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Friday, February 21, 2020

Crash Course on Australian Wines

I’ve just arrived in Sydney for some days of R&R between WineKnows’ tours to Vietnam and New Zealand.  Although I’ve been to Australia three times, it’s been a while so I developed a wine "cheat-sheet."  Included is an update on the country’s current wine scene, as well as a cursory review of its major wine regions.

First, however, a couple of points.  While Australia spent a bazillion bucks developing their wine brand “Shiraz” (their word for Syrah), the country has so much more to offer other than Shiraz.   Additionally, some of the best-selling Australian wines have caused a negative perception of Australia.  Yellow Tail and Little Penguin, two of the largest selling wines that are mass produced for novices, have turned off the serious wine buying American public.  A decade ago Australian wine sales in the US hit $1 billion.  Now they’ve fallen to $420 million.

Current Wine Scene

The style of Australian wines is undergoing change.  In the 1990’s and early 2000’s they were influenced by Robert Parker’s fruit-bomb, opulent, high alcohol wines in new oak (Australia’s Grange is one of the few wines in the world to have scored a perfect 100 Parker points).  But the tide is shifting.  In the last decade Australians are rediscovering what wines really work best with their climate, terroir, culture and lifestyle.  Wines that pair best with fish and seafood, as well as the popular Asian and Mediterranean cuisines, and those that can be enjoyed in the country’s popular food-on-the-barbie outdoor lifestyle are now in.  This leaves many high alcohol reds out.

Shiraz, however, remains the most planted wine grape and is equivalent to the combined total of all four of these popular grapes:  Chardonnay, Merlot, Pinot Noir and Sauvignon Blanc.  Cabernet Sauvignon follows Shiraz in number of vines which means Australia currently is big red wine country.   Factor in global warming which creates higher alcohol wines.  But, tastes are changing toward lighter style reds with less alcohol.  Pinot Noirs are often winning best in show beating out Shiraz and Cabernet.  Furthermore, Rosé sales are up.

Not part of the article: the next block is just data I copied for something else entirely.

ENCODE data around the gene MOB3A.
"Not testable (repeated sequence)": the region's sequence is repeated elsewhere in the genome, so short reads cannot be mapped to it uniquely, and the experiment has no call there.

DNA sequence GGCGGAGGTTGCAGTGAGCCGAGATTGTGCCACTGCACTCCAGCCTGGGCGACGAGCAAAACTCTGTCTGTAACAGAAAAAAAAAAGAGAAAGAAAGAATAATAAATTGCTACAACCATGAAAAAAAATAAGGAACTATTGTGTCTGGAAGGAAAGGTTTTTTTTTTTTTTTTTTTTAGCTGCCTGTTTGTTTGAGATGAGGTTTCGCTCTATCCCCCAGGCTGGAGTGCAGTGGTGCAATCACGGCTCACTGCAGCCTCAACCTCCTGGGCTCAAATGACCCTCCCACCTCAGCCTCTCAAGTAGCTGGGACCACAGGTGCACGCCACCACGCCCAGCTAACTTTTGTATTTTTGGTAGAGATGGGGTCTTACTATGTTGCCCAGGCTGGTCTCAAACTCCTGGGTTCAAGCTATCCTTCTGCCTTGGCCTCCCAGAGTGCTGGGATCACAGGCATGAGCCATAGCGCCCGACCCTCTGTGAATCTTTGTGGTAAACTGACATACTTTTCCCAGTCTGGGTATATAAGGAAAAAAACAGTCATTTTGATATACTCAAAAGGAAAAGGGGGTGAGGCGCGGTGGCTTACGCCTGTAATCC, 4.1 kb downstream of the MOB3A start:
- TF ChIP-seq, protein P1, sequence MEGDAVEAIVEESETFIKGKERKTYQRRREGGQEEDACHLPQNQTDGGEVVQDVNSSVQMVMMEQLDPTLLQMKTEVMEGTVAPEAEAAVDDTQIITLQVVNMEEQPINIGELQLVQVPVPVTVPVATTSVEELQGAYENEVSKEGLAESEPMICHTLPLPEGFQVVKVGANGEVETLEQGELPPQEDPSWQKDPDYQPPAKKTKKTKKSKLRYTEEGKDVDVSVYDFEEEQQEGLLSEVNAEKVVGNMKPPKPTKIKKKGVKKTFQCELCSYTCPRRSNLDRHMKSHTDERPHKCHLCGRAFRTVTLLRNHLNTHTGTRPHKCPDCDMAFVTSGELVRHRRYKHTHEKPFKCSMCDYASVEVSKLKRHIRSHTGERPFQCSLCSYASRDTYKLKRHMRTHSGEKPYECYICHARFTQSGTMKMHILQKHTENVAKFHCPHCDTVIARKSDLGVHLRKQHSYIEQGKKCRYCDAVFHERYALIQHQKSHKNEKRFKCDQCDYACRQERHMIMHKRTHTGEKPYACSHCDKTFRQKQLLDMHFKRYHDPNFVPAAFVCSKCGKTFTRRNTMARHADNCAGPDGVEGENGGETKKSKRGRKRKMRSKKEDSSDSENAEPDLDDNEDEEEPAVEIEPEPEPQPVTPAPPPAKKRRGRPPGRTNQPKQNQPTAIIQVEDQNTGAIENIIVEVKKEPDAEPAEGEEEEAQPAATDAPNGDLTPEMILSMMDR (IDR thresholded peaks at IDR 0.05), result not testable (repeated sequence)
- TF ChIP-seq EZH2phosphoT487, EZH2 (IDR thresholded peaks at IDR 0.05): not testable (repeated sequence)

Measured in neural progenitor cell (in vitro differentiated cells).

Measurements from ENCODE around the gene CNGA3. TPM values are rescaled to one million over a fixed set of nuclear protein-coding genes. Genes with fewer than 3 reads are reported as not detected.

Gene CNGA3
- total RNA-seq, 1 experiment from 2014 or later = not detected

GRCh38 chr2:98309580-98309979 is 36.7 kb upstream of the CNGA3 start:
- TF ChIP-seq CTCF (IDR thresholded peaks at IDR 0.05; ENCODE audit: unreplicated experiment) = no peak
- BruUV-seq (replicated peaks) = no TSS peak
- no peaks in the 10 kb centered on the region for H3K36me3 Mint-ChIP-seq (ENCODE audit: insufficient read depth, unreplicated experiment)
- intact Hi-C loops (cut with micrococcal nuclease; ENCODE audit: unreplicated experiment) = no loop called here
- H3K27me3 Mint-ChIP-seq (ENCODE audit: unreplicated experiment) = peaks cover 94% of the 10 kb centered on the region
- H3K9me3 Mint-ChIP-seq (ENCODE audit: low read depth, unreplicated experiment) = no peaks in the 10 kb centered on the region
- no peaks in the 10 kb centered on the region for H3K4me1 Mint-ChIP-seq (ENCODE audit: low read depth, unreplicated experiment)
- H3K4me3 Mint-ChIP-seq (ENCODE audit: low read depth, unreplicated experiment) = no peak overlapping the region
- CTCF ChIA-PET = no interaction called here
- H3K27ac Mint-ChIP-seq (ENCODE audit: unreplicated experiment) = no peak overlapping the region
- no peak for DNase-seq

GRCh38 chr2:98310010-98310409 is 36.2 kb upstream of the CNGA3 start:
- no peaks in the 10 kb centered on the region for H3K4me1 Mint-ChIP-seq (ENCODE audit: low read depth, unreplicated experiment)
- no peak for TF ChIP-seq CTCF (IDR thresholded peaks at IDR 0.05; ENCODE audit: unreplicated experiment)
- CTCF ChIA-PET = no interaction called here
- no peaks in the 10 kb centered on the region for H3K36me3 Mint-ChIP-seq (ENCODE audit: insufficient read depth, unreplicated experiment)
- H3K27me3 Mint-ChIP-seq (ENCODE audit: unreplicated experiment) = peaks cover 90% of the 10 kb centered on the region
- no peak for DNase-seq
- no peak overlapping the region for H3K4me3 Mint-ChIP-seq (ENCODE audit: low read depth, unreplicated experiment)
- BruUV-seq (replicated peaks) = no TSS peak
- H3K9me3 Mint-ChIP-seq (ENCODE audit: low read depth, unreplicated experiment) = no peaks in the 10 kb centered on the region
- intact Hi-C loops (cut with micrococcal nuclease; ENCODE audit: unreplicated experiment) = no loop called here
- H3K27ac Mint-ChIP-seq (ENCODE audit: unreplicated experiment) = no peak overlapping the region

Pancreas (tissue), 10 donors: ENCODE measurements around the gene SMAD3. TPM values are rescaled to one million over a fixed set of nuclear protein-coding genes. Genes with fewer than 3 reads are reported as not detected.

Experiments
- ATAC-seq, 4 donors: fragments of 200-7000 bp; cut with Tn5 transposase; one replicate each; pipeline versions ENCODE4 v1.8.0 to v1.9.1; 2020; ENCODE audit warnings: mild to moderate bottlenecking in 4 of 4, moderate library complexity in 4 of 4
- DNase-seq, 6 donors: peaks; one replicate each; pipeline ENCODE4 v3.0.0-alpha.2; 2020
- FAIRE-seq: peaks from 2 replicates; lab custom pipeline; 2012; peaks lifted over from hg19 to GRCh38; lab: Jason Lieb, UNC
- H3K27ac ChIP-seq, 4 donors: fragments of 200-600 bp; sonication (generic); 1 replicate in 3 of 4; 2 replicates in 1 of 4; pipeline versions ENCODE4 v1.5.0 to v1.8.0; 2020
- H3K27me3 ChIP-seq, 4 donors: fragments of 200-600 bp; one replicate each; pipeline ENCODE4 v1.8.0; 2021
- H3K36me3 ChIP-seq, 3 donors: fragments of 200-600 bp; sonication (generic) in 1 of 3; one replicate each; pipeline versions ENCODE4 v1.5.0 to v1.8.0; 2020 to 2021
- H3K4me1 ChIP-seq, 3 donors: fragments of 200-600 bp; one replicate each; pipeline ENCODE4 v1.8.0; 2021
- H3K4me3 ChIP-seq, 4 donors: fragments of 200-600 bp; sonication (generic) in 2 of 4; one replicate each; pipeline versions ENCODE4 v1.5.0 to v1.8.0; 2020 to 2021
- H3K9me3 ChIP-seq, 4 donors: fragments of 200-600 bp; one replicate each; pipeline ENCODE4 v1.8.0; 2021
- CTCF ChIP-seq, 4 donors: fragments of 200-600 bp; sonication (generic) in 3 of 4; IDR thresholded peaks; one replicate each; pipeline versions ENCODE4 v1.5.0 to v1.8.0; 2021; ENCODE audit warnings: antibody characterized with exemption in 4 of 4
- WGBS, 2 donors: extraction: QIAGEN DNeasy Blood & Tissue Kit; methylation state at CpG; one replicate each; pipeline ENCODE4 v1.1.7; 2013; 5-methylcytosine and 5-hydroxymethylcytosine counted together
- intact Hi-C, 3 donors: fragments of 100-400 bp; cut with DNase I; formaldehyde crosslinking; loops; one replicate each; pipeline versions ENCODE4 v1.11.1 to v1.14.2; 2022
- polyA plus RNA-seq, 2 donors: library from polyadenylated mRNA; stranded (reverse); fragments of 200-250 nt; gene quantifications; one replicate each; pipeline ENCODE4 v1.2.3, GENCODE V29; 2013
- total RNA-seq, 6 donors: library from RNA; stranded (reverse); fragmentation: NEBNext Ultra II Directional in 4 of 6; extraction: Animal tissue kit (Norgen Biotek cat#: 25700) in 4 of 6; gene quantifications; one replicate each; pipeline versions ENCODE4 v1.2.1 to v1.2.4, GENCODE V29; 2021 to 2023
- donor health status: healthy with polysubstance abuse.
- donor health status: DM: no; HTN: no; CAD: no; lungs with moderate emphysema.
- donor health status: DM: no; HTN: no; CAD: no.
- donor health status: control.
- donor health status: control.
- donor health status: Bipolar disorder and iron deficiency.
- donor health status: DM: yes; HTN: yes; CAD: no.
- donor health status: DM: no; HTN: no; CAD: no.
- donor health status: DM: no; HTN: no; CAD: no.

Wine Regions
Australia is vast with huge differences in climate, geography and terroir.  It’s roughly the size of the US so consider the immense variations between grapes grown in Washington state and Texas, or the difference between Napa and upstate New York.   Below are some of the major wine districts.

Barossa Valley: 
Located in the country’s mid-south near Adelaide (think New Orleans in the US), the Barossa is associated with Shiraz, however, today there is also a fair share of white such as Chardonnay and Semillon.

Hunter Valley: 
Near Sydney (think Atlanta in the US), Semillon is widely considered the region’s iconic wine.  BTW:  Semillon is a white Bordeaux varietal with an unctuous texture.

Margaret River:  
On Australia’s west coast near Perth (think Napa in the US), this is Cabernet country.

An island off Australia’s southern coast, Tasmania is all about cool weather grapes such as Pinot Noir, Chardonnay, Sauv Blanc and Reisling

Yarra Valley:
Located near Melbourne (think the gulf side of Florida in the US), this southeast area is known for Chardonnay, Pinot Noir, and sparkling wines.

On this visit I plan to focus on the Hunter Valley and Tasmania.   As the Hunter is within shooting distance of Sydney there ought to be good availability of wines from this district in Sydney.  Moreover, I don’t know Hunter wines very well, and I’m a big lover of Semillon.   Also, I have not visited Tasmania but that’s not the only reason that it’s on my radar screen.  Tasmania is leading the country’s movement toward lighter reds such as Pinot Noir.   

Australia's fires have been horrific.  Why not show some down under support by buying some of their well-priced wines?

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